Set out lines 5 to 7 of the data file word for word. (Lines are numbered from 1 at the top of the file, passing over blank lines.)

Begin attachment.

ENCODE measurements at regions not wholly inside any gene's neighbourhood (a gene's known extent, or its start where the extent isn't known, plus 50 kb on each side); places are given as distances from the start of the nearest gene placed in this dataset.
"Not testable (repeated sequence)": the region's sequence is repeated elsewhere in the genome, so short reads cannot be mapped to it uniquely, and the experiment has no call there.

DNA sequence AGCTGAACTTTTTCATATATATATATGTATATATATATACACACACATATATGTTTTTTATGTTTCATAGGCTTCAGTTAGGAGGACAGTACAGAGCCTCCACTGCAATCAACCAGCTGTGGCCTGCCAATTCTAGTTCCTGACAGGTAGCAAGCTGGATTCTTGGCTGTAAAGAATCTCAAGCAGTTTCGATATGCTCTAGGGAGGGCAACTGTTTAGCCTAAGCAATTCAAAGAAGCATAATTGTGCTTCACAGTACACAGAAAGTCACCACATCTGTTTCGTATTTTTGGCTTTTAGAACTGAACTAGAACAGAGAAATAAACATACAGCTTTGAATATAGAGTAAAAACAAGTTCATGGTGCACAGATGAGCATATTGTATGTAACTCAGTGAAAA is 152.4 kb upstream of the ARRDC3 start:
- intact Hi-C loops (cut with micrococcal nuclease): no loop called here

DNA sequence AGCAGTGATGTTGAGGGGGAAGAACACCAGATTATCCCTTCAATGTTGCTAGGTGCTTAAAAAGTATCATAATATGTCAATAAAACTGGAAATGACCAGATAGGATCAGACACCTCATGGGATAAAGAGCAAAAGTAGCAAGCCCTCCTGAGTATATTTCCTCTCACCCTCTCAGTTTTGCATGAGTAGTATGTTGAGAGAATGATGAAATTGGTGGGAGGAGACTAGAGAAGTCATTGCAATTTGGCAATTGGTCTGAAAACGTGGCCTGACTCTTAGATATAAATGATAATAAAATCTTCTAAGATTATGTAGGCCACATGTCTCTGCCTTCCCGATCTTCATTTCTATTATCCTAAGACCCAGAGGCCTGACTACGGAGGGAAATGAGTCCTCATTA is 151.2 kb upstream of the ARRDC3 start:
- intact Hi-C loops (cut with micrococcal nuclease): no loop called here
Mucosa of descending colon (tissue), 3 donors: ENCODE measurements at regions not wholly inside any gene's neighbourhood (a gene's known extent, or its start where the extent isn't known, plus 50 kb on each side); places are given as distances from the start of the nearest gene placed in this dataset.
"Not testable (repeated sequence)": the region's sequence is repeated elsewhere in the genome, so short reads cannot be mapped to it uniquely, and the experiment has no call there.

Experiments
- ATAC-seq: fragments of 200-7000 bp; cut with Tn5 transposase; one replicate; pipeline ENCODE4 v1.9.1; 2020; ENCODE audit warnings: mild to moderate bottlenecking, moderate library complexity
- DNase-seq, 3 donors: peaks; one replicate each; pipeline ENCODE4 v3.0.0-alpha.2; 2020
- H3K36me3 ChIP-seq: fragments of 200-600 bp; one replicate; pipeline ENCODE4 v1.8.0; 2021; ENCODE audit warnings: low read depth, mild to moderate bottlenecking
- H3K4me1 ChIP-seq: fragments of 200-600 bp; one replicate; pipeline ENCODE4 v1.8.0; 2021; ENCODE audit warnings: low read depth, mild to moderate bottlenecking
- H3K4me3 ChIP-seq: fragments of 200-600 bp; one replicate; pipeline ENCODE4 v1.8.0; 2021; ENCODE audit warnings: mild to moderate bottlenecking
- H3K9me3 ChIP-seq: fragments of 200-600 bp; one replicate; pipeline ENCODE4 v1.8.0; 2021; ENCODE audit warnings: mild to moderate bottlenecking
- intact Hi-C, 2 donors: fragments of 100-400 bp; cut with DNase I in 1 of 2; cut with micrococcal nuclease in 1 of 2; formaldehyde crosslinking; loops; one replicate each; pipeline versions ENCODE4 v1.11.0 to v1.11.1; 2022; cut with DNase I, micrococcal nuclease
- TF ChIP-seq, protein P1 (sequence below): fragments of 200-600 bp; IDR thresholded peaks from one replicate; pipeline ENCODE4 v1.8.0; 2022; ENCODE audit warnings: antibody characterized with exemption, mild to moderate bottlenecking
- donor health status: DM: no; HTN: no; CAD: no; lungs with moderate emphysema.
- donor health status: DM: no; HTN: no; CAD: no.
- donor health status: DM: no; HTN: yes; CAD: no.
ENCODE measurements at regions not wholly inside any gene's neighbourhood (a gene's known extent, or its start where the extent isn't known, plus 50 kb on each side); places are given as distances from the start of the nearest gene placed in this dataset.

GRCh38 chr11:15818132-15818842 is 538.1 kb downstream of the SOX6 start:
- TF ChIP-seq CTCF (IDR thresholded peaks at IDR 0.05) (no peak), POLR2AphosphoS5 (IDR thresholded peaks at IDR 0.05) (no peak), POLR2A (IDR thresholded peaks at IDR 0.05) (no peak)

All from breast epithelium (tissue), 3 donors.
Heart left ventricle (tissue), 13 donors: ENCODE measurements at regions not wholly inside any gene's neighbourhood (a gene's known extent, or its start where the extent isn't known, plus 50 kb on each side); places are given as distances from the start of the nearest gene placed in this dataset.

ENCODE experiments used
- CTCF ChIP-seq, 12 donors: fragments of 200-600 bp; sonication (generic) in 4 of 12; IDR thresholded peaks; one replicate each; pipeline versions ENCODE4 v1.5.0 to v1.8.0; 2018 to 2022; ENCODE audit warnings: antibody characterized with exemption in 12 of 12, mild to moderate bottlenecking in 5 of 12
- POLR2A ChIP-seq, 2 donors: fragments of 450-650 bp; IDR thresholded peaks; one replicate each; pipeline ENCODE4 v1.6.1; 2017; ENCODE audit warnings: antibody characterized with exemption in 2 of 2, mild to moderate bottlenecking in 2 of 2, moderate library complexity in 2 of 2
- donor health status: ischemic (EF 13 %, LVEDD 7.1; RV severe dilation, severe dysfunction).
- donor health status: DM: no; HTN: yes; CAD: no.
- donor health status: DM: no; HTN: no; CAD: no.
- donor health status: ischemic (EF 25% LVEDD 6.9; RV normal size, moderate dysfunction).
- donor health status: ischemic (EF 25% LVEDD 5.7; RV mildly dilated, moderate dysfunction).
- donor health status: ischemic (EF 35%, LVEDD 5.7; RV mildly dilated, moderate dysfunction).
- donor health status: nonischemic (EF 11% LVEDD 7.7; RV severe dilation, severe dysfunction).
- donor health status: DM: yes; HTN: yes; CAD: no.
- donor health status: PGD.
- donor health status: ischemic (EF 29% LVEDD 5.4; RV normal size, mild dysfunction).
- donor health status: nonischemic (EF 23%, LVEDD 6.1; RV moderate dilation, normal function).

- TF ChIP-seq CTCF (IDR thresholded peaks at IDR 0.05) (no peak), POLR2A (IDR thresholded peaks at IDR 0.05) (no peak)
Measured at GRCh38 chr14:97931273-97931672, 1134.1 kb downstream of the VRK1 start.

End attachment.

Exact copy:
DNA sequence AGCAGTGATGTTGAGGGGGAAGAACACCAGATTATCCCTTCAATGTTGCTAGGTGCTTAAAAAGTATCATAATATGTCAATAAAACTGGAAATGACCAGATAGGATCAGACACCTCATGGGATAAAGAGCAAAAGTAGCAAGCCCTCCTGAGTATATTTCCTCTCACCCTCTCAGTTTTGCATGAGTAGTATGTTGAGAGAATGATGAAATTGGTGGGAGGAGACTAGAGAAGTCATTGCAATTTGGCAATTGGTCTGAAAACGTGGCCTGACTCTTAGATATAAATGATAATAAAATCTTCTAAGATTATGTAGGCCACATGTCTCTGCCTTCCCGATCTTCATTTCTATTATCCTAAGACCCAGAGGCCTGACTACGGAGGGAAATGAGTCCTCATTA is 151.2 kb upstream of the ARRDC3 start:
- intact Hi-C loops (cut with micrococcal nuclease): no loop called here
Mucosa of descending colon (tissue), 3 donors: ENCODE measurements at regions not wholly inside any gene's neighbourhood (a gene's known extent, or its start where the extent isn't known, plus 50 kb on each side); places are given as distances from the start of the nearest gene placed in this dataset.